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From a long-run perspective, we can identify four phases in the evolution of Brazil’s modern manufacturing: its origins as an extension of the booming export economy dating back to the nineteenth century and going through the first decades of the twentieth century; the rapid growth and diversification from the end of World War II to 1980; the stagnation of the 1980s when it was severely hit by the macroeconomic imbalances; and the period since 1990 when growth has remained slow and uneven, despite macroeconomic stabilization and major institutional changes. In a recent paper, we examine this history of ups and downs of Brazil’s industrial growth and structural change (Aldrighi and Colistete, 2013).
For most of the twentieth century Brazil’s import substitution industrialization was reasonably successful in diversifying its production and export structures, with high growth and learning and incremental innovation. True, very high trade protection held back the diffusion of best practices to the whole industry and allowed obsolete methods of production and firms to survive, reinforcing distortions and inefficiencies. The result was that the import substitution era produced a heterogeneous industrial structure with respect to productivity, technological development, and quality production. Yet distortions did not prevent several firms to increase productivity and become more efficient.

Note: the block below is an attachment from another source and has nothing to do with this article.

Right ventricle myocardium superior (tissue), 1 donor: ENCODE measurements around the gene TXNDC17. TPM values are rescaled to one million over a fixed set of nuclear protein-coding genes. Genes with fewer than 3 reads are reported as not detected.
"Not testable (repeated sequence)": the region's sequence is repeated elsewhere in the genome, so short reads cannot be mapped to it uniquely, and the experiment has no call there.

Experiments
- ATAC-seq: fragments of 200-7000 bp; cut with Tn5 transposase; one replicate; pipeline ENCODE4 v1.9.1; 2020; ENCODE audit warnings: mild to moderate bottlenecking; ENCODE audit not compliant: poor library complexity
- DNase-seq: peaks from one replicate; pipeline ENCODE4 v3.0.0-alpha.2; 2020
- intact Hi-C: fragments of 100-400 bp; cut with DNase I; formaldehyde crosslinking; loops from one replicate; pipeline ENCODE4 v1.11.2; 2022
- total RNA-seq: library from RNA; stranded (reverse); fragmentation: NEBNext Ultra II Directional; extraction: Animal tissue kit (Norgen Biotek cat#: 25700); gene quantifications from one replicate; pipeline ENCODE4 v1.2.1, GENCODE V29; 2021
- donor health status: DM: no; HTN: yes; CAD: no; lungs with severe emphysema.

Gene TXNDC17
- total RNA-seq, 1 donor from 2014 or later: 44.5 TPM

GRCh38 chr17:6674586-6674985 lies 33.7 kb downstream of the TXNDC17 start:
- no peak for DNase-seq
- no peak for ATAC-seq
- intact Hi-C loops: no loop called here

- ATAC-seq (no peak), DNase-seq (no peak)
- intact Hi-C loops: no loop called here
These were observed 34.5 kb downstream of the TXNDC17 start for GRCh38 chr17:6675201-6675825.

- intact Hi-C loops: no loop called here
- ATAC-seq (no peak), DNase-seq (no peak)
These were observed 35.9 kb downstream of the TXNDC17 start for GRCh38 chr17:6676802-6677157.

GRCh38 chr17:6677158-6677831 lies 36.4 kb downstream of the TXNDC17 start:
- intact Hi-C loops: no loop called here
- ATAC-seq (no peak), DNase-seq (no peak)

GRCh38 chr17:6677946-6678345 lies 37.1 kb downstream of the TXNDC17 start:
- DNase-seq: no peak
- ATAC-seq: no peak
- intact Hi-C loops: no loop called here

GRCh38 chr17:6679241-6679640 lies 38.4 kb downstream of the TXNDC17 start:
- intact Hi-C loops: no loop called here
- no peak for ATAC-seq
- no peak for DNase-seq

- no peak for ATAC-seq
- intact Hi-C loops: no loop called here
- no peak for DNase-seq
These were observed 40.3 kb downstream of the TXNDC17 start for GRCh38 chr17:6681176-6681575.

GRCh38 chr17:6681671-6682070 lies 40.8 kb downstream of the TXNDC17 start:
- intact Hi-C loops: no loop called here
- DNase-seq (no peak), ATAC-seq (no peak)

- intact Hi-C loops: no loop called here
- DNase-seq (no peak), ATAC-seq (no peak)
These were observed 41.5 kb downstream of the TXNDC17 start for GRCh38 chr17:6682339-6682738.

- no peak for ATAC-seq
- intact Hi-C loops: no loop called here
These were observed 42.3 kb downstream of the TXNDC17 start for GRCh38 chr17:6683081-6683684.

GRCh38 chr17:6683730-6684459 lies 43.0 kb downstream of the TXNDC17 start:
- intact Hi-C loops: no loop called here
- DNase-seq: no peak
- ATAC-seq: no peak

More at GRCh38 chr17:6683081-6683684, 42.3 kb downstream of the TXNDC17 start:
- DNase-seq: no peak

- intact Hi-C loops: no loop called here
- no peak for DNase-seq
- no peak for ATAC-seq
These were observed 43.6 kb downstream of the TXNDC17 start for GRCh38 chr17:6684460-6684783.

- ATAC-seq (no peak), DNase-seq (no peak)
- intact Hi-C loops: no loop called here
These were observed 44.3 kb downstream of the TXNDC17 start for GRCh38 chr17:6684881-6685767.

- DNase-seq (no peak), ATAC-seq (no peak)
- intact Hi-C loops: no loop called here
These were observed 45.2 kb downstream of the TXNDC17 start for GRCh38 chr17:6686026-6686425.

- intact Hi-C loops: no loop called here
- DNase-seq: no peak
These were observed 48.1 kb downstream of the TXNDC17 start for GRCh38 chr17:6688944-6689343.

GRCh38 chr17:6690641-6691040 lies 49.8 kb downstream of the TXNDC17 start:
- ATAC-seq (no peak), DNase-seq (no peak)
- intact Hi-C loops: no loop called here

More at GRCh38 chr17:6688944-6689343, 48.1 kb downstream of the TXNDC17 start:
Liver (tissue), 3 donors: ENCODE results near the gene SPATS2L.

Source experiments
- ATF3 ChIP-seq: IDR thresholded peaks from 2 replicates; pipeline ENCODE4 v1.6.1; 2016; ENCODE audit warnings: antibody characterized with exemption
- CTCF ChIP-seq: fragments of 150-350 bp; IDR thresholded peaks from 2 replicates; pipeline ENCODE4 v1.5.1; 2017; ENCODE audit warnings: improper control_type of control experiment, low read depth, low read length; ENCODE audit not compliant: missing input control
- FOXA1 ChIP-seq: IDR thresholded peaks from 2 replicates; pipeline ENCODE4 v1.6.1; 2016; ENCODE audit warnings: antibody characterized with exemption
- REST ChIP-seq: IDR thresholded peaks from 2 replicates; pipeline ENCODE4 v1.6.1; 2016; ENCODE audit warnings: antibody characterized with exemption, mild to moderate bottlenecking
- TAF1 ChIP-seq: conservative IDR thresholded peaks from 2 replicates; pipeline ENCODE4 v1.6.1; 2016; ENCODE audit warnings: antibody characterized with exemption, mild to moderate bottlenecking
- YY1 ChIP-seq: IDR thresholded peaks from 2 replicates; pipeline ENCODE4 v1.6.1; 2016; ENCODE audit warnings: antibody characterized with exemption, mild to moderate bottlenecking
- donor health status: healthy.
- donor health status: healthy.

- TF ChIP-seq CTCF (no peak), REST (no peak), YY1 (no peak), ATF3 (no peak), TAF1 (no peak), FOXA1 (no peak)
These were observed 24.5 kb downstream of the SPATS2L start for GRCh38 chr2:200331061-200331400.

Evidence of increasing efficiency in the industrial sector is the fast growth in labor productivity. As shown in Figure 1, it averaged 4.5 percent per annum between 1945 and 1990 – or 5.8 percent when the “lost decade” of the 1980s is excluded. Gains were particularly significant between 1945 and 1960 as well as between 1970 to 1980. From an international perspective, these outcomes were remarkable. In 1973 the labor productivity level in Brazil’s manufacturing reached 56 percent of that of the US, which was higher than the productivity level of other newly industrializing countries such as Mexico and Korea. Convergence lost pace at the end of the 1970s and Brazil’s manufacturing labor productivity relative to the US declined to 42.5 percent in 1987, while Korea continued to catch up with the United States.